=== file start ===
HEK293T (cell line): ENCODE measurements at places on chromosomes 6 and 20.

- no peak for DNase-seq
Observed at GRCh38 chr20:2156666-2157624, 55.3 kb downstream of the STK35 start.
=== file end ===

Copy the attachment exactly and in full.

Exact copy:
HEK293T (cell line): ENCODE measurements at places on chromosomes 6 and 20.

- no peak for DNase-seq
Observed at GRCh38 chr20:2156666-2157624, 55.3 kb downstream of the STK35 start.